BILLIONAIRE  PACQUIAO BANKS $12M MORE  /  POLITICS IS NEXT FOR THE CHAMP


DALLAS, MARCH 15, 2010
(STAR) By Abac Cordero - Manny Pacquiao is now a certified billionaire, based on his earnings on the ring.

Counting his guaranteed purse $12 million for his fight with Joshua Clottey at the Cowboys Stadium, the 31-year-old icon has reached the $53 million mark in his last four fights in the United States.

And while it doesn’t mean that he has taken home as much, since there are huge deductions to be computed, what’s certain is that Pacquiao is now rated as one of the world’s highest-paid athletes.

Pacquiao, who said he earned the equivalent of $20 in his first professional fight in 1995, got $15 million for facing Oscar dela Hoya in 2008, and $13 million for each fight against Ricky Hatton and Miguel Cotto last year.

With these four fights alone, he has earned, on paper, a grand total of P2.438 billion, which is enough to fund a presidential campaign in the Philippines.

Aside from his guaranteed purse, Pacquiao also stands to earn through the pay-per-view sales, ticket sales, gate receipts, merchandise and television rights. For the Dela Hoya fight, he earned close to $20 million in all.

And this won’t stop as long as he continues winning.

Before the Clottey fight was sealed, Pacquiao faced the possibility of earning as much as $30 million to $40 million for a fight with Floyd Mayweather Jr. But the negotiations fell apart and the fight did not push through.

Now that Clottey is out of the picture, the question is “Will the Mayweather fight now happen?”

Pacquiao said it might.

“Yes, I want the fight. The people want that fight. So, it’s up to him,” said Pacquiao of the ex-pound-for-pound champion who puts his undefeated record at stake against WBA welterweight king Shane Mosley on May 1 in Las Vegas.

“I have no problem fighting him. Anytime. But I don’t think he’s ready now. Or he should win against Mosley. If not, maybe Mosley and I will fight,” said Pacquiao.

The Pacquiao-Mayweather fell apart after the flamboyant American demanded an Olympic-style drug-testing that would require blood tests on days very close to the fight.

Pacquiao said he’d have none of it, saying drawing of blood close to the fight makes him weak, and offered a compromise that blood be taken 24 days before the fight and right after the fight.

And the fight that should break all previous records in boxing went up in smoke.

Pacquiao earnings through the years 1. Lehlo Ledwaba 2001 $40,000 2. Agapito Sanchez 2001 $120,000 3. Fabbrakob Rakkiatgym 2002 P1 million 4. Serikzhan Yeshmangbetov 2003 P1 million 5. Jorge Julio 2002 $70,000 6. Marco Antonio Barrera 2003 $500,000 7. Juan Manuel Marquez 2004 $750,000 8. Fashan 3K Battery 2004 P3 million 9. Erik Morales 2005 $1.75 million 10. Hector Velasquez 2005 $750,000 11. Erik Morales 2006 $2 million 12. Oscar Larios 2006 $1 million 13. Erik Morales 2006 $2.5 million 14. Jorge Solis 2007 $2 million 15. Marco Antonio Barrera 2007 $3 million 16. Juan Manuel Marquez 2008 $3 million 17. David Diaz 2008 $3 million 18. Oscar dela Hoya 2008 $15 million 19. Ricky Hatton 2009 $13 million 20. Miguel Cotto 2009 $13 million 21. Joshua Clottey 2010 $12 million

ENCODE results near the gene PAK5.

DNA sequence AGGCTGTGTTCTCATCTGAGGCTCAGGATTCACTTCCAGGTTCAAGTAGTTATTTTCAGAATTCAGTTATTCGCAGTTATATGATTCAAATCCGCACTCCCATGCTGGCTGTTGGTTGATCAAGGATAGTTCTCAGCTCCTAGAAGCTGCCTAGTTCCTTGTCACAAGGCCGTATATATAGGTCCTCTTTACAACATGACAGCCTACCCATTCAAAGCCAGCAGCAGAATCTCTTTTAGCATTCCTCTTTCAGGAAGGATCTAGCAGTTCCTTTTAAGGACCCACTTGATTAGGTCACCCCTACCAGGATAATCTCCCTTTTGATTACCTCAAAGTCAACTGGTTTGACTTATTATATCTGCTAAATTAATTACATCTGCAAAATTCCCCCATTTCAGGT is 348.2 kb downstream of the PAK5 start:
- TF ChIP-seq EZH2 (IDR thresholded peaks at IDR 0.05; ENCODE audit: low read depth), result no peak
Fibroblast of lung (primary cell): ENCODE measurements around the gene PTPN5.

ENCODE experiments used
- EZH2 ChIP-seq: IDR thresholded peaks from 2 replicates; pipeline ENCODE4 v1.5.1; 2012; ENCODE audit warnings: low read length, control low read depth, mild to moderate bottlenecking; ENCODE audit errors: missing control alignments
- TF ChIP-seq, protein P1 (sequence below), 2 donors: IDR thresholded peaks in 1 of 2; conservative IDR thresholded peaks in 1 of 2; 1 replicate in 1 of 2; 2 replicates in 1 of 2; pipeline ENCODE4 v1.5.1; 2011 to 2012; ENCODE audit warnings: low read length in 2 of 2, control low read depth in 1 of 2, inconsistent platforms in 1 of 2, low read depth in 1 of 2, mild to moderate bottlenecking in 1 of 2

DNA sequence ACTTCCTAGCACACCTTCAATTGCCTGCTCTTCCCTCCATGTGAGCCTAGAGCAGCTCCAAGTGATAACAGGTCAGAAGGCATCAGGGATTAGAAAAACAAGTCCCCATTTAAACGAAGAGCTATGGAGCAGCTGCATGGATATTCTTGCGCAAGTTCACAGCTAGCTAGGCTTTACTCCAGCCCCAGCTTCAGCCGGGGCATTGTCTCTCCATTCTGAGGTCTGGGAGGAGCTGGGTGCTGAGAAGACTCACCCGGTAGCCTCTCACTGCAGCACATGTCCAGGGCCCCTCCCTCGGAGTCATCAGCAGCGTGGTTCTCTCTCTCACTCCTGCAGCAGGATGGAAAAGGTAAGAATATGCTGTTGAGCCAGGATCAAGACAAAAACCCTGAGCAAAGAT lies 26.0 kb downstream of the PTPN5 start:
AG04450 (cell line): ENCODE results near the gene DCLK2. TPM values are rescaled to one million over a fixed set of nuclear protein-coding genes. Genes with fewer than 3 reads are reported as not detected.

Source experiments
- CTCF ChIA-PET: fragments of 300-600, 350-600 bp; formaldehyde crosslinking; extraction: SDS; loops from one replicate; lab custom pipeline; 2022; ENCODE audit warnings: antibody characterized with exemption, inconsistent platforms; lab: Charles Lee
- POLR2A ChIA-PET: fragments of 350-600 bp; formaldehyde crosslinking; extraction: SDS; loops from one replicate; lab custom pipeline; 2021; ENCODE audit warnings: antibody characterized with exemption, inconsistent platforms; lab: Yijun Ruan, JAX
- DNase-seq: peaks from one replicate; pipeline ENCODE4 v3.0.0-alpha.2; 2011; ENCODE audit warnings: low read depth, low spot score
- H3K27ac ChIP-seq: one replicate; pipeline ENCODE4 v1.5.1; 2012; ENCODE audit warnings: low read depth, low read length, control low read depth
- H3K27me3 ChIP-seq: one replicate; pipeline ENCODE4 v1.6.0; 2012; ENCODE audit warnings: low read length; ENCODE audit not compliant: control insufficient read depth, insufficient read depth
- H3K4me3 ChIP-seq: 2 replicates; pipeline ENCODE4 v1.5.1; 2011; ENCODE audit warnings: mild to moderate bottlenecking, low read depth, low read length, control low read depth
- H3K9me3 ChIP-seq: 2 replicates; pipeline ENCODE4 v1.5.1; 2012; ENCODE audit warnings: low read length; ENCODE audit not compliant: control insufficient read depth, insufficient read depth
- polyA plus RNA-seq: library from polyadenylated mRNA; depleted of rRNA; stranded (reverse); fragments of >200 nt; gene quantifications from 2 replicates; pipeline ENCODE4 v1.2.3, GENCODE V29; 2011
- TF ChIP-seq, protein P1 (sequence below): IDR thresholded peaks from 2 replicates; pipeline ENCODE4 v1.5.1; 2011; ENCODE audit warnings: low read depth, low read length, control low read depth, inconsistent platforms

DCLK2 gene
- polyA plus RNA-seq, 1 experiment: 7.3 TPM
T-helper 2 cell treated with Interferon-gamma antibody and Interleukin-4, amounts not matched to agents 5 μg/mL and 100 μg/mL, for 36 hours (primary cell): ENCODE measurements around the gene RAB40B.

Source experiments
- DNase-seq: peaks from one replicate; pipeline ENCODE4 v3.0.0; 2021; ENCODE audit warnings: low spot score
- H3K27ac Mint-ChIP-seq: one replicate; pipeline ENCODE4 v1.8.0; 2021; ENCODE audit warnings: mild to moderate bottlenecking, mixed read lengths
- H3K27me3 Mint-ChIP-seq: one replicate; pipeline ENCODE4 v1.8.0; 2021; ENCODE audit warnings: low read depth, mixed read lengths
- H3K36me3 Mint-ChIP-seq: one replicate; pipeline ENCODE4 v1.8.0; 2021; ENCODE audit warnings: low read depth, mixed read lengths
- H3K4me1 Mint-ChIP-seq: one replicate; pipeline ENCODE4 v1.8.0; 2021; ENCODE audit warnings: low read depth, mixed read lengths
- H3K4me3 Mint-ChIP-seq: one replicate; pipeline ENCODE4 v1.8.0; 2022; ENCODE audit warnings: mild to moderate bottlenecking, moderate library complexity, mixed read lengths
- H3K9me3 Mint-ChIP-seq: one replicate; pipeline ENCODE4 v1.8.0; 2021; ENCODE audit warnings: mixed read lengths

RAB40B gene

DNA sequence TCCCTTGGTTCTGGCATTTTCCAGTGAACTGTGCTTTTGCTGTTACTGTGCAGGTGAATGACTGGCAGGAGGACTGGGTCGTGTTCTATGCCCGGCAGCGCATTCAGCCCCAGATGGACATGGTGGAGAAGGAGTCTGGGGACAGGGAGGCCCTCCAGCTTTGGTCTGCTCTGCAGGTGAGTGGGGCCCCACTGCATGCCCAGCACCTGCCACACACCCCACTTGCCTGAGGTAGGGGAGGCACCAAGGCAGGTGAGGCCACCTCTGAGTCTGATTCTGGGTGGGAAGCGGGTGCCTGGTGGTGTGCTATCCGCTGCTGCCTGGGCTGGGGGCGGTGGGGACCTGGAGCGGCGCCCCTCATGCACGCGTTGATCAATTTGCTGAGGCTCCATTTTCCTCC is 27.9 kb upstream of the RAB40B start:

Politics up next for RP champ By Abac Cordero (The Philippine Star) Updated March 15, 2010 12:00 AM

DALLAS – It’s on to the May elections before Manny Pacquiao even thinks about his next fight.

During the post-fight press conference, staged at the VIP service entrance of the Cowboys Stadium, Pacquiao said he doesn’t have any idea yet when he’d return to the ring.

But it could be just a few months from now, maybe in October or November.

“I will decide after the elections,” said the boxing icon who is seeking a congressional seat in his hometown in Sarangani when the Philippines holds its national elections in May.

Pacquiao lost his bid for Congress in 2007 and has sought a return bout. This time he’s hoping to be successful the way he is on the ring where he hasn’t lost in his last 12 fights.

His promoter, Bob Arum, is almost certain of a political victory for his boxer.

“So, the next time I will introduce Manny, whether it’s in a press conference, he will be introduced properly, as Congressman and the Honorable Manny Pacquiao,” said Arum.

“He will win the elections and he will still fight.”

The Top Rank president was in the Philippines when Manny ran for public office in 2007, and said it was a pity that under its laws, a foreigner is not allowed to dip his hands in the game.

“As an American, I’m forbidden to participate in Philippine politics,” said Arum, a Harvard-educated lawyer who once served under the Kennedy administration.

“So, when last time he asked me to come over and support him they did allow me to join campaign rallies but they forbade me to speak. And you know how hard that is,” said the ageless boxing promoter.

“I wasn’t allowed to speak and I wasn’t allowed to do interviews,” he said.

“The only good thing was that I wasn’t allowed to contribute to his campaign fund as well.”

That brought the house down.


Chief News Editor: Sol Jose Vanzi

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